How this money transfer company plans to compete in Africa

A Zoona outlet in Zambia.

A Zoona outlet in Zambia.

Cape Town-based Zoona is a money transfer company that has established over 1,500 outlets across Zambia and Malawi through a network of local entrepreneurs who operate their own kiosks. It has processed over US$1bn since its launch in 2009.

Money transfers in many African countries can be costly and difficult. A large number of people remain unbanked, and their only option is to send cash via postal services.

Zoona allows a secure and accessible alternative to those looking to quickly send money anywhere in a country. Customers simply go to a Zoona outlet, show their national ID card and provide the cash they want to send, along with details of who they are sending it to. The recipient receives a message notifying them of the incoming amount – which they can collect at their nearest Zoona agent. Senders pay a transaction fee of between 2% and 8%.

Agents earn a commission on each transaction, and Zoona provides them with the kiosk and working capital. According to Mike Quinn, Zoona’s CEO, one of its most successful agents in Zambia has grown to manage 25 outlets with 30 employees, and is earning over $10,000 a month.

Mozambique and DRC next

Zoona has recently raised $15m in second-round financing, which it plans to use to grow its footprint to 10 markets by 2020. It is currently expanding to Mozambique, and Quinn says he is also looking at the Democratic Republic of Congo, as well as West African countries.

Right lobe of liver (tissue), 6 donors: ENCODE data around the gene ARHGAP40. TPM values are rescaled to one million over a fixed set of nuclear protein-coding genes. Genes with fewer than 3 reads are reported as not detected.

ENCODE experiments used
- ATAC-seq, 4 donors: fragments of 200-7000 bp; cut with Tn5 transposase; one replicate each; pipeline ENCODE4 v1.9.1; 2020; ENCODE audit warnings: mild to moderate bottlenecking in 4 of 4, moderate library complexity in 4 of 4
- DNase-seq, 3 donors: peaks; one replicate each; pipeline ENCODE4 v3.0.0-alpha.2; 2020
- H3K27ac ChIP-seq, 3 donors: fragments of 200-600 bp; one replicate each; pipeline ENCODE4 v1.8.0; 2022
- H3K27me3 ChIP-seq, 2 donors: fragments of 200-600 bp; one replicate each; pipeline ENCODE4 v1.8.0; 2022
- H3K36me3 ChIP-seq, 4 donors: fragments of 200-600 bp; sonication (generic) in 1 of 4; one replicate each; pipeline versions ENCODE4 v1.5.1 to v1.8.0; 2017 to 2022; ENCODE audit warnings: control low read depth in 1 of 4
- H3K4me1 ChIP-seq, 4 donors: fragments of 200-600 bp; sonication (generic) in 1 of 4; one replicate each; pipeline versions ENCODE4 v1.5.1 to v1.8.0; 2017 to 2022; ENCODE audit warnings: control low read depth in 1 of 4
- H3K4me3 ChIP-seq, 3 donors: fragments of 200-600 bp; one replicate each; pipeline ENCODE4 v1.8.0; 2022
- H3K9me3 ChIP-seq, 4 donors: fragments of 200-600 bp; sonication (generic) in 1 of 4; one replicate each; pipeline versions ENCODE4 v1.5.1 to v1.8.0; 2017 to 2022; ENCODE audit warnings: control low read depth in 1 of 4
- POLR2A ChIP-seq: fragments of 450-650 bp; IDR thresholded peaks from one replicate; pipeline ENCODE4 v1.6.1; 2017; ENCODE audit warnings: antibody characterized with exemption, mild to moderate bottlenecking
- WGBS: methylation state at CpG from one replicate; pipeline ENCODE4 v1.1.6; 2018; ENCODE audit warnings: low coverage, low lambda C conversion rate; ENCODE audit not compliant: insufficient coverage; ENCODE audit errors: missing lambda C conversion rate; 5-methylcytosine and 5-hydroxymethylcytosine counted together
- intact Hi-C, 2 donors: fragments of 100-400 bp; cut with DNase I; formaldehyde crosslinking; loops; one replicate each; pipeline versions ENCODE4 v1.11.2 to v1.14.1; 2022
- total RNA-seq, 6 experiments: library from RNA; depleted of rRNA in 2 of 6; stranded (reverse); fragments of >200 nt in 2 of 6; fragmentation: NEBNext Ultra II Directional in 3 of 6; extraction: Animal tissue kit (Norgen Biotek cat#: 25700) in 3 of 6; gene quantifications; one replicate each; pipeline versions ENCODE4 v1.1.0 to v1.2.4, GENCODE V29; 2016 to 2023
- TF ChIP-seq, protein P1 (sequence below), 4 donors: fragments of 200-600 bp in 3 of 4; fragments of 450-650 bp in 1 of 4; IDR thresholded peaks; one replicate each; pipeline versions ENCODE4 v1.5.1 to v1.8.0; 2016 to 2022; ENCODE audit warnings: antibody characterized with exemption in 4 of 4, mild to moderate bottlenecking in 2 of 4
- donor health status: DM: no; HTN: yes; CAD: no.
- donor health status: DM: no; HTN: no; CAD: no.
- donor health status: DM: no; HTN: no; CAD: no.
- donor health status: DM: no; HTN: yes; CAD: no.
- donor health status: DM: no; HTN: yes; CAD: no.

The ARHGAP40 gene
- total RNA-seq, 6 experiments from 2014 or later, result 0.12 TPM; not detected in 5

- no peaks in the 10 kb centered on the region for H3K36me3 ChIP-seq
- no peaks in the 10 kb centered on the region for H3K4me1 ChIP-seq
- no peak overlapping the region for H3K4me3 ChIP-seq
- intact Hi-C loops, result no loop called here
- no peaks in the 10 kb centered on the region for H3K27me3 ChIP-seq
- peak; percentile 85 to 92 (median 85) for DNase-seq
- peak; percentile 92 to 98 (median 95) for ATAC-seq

Over the last decade mobile money services have seen a rapid uptake in some African markets as an increasing number of players enter the space. The most successful case has been Safaricom’s M-Pesa in East Africa which transacts billions of dollars a year.

“M-Pesa is dominant in Kenya, and so we are not currently looking at [expanding to] East Africa, which is where the penetration of mobile money in financial service is much greater,” explains Quinn.

“We are looking at frontier markets where there is a huge need for people who are unbanked to move cash around to save, keep their money safe, access financial services and credit, and where there is really a nascent opportunity.”

Lelemba Phiri, Zoona’s chief marketing officer, says the regulatory environment also plays a part in expansion decisions.

“As a financial services provider we are regulated by the central bank in all of our markets. And while there is willingness from the central bank to increase financial inclusion there is also some nervousness around mobile financial services because they are fairly new in a lot of our markets,” she adds.

“One of the key factors that we look at is how friendly the regulators are and how open they are to new financial services. The wonderful thing is that now its gaining more momentum, there is so much more openness to discussing new products and to really engage and cross-share cases from different regulators in order to get them comfortable.

“But it’s still a challenge because its complex and its different in each of market. You can’t just take the copy-and-paste approach.”